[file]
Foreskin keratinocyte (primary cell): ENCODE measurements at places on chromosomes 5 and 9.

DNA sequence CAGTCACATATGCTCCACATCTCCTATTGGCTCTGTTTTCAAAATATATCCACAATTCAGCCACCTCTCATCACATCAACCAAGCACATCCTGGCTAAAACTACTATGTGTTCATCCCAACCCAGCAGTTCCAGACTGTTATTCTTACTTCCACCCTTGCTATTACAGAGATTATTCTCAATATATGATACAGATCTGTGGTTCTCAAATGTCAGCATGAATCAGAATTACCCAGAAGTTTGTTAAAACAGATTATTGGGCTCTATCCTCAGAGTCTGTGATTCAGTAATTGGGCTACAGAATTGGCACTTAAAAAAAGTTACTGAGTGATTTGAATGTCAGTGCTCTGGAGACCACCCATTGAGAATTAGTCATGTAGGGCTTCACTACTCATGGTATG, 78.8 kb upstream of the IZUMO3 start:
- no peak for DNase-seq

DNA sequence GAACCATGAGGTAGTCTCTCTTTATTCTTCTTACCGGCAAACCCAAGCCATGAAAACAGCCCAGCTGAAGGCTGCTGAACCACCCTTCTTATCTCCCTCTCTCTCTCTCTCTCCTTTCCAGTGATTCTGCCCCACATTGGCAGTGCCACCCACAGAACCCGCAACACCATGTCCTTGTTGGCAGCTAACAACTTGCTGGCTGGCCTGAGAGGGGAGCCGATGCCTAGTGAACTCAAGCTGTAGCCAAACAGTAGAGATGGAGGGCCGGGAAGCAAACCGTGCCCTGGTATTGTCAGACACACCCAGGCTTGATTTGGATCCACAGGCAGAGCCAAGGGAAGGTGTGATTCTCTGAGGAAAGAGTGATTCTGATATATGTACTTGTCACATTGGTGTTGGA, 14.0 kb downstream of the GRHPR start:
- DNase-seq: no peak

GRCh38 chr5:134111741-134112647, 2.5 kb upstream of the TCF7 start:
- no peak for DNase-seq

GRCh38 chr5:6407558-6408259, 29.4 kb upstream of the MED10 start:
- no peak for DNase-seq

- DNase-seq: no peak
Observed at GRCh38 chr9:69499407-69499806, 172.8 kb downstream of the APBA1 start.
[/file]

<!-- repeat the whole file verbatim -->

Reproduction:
Foreskin keratinocyte (primary cell): ENCODE measurements at places on chromosomes 5 and 9.

DNA sequence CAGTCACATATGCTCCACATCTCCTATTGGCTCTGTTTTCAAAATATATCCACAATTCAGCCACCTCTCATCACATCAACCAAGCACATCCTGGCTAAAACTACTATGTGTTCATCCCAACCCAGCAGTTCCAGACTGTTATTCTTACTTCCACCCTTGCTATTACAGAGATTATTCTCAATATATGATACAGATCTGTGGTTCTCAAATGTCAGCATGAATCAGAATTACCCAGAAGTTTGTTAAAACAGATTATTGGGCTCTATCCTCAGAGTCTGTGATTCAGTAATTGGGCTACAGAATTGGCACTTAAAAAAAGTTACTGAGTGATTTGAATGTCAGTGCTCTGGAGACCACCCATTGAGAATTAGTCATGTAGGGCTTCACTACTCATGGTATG, 78.8 kb upstream of the IZUMO3 start:
- no peak for DNase-seq

DNA sequence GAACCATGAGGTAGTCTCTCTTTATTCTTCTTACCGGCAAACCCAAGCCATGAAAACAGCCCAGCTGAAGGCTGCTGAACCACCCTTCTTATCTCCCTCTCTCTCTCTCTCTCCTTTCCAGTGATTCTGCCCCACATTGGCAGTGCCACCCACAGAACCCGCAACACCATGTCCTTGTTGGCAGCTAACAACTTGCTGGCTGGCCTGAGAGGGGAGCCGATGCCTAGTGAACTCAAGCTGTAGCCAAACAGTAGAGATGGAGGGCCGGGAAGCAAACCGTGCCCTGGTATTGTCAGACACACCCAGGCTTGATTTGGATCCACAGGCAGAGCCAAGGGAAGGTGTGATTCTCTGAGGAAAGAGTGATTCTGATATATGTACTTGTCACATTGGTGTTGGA, 14.0 kb downstream of the GRHPR start:
- DNase-seq: no peak

GRCh38 chr5:134111741-134112647, 2.5 kb upstream of the TCF7 start:
- no peak for DNase-seq

GRCh38 chr5:6407558-6408259, 29.4 kb upstream of the MED10 start:
- no peak for DNase-seq

- DNase-seq: no peak
Observed at GRCh38 chr9:69499407-69499806, 172.8 kb downstream of the APBA1 start.